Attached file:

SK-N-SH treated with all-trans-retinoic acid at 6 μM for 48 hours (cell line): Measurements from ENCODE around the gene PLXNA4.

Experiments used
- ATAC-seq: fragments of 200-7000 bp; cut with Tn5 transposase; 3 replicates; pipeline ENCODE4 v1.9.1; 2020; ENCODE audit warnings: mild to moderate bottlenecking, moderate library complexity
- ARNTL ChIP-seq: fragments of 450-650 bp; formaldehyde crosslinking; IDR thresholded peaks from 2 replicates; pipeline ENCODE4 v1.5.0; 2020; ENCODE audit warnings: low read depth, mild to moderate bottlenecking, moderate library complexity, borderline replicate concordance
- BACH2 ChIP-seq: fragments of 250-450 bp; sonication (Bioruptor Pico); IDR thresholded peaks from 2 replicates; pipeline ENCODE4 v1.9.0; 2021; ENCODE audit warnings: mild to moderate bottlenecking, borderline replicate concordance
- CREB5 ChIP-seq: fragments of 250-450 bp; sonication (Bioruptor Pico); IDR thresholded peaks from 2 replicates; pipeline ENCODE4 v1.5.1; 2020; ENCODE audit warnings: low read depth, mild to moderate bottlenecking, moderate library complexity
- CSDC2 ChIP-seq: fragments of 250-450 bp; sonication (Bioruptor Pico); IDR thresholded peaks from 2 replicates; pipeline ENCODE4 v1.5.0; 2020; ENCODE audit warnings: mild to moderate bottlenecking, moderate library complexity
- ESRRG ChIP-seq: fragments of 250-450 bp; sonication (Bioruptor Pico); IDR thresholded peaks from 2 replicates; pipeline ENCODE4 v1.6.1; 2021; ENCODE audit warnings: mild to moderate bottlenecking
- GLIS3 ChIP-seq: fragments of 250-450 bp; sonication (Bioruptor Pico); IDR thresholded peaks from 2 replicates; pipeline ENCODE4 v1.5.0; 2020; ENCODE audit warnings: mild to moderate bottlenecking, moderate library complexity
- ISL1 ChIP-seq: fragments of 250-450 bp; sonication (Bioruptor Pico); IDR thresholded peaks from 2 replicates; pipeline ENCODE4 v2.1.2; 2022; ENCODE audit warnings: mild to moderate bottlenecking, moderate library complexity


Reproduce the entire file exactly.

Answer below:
SK-N-SH treated with all-trans-retinoic acid at 6 μM for 48 hours (cell line): Measurements from ENCODE around the gene PLXNA4.

Experiments used
- ATAC-seq: fragments of 200-7000 bp; cut with Tn5 transposase; 3 replicates; pipeline ENCODE4 v1.9.1; 2020; ENCODE audit warnings: mild to moderate bottlenecking, moderate library complexity
- ARNTL ChIP-seq: fragments of 450-650 bp; formaldehyde crosslinking; IDR thresholded peaks from 2 replicates; pipeline ENCODE4 v1.5.0; 2020; ENCODE audit warnings: low read depth, mild to moderate bottlenecking, moderate library complexity, borderline replicate concordance
- BACH2 ChIP-seq: fragments of 250-450 bp; sonication (Bioruptor Pico); IDR thresholded peaks from 2 replicates; pipeline ENCODE4 v1.9.0; 2021; ENCODE audit warnings: mild to moderate bottlenecking, borderline replicate concordance
- CREB5 ChIP-seq: fragments of 250-450 bp; sonication (Bioruptor Pico); IDR thresholded peaks from 2 replicates; pipeline ENCODE4 v1.5.1; 2020; ENCODE audit warnings: low read depth, mild to moderate bottlenecking, moderate library complexity
- CSDC2 ChIP-seq: fragments of 250-450 bp; sonication (Bioruptor Pico); IDR thresholded peaks from 2 replicates; pipeline ENCODE4 v1.5.0; 2020; ENCODE audit warnings: mild to moderate bottlenecking, moderate library complexity
- ESRRG ChIP-seq: fragments of 250-450 bp; sonication (Bioruptor Pico); IDR thresholded peaks from 2 replicates; pipeline ENCODE4 v1.6.1; 2021; ENCODE audit warnings: mild to moderate bottlenecking
- GLIS3 ChIP-seq: fragments of 250-450 bp; sonication (Bioruptor Pico); IDR thresholded peaks from 2 replicates; pipeline ENCODE4 v1.5.0; 2020; ENCODE audit warnings: mild to moderate bottlenecking, moderate library complexity
- ISL1 ChIP-seq: fragments of 250-450 bp; sonication (Bioruptor Pico); IDR thresholded peaks from 2 replicates; pipeline ENCODE4 v2.1.2; 2022; ENCODE audit warnings: mild to moderate bottlenecking, moderate library complexity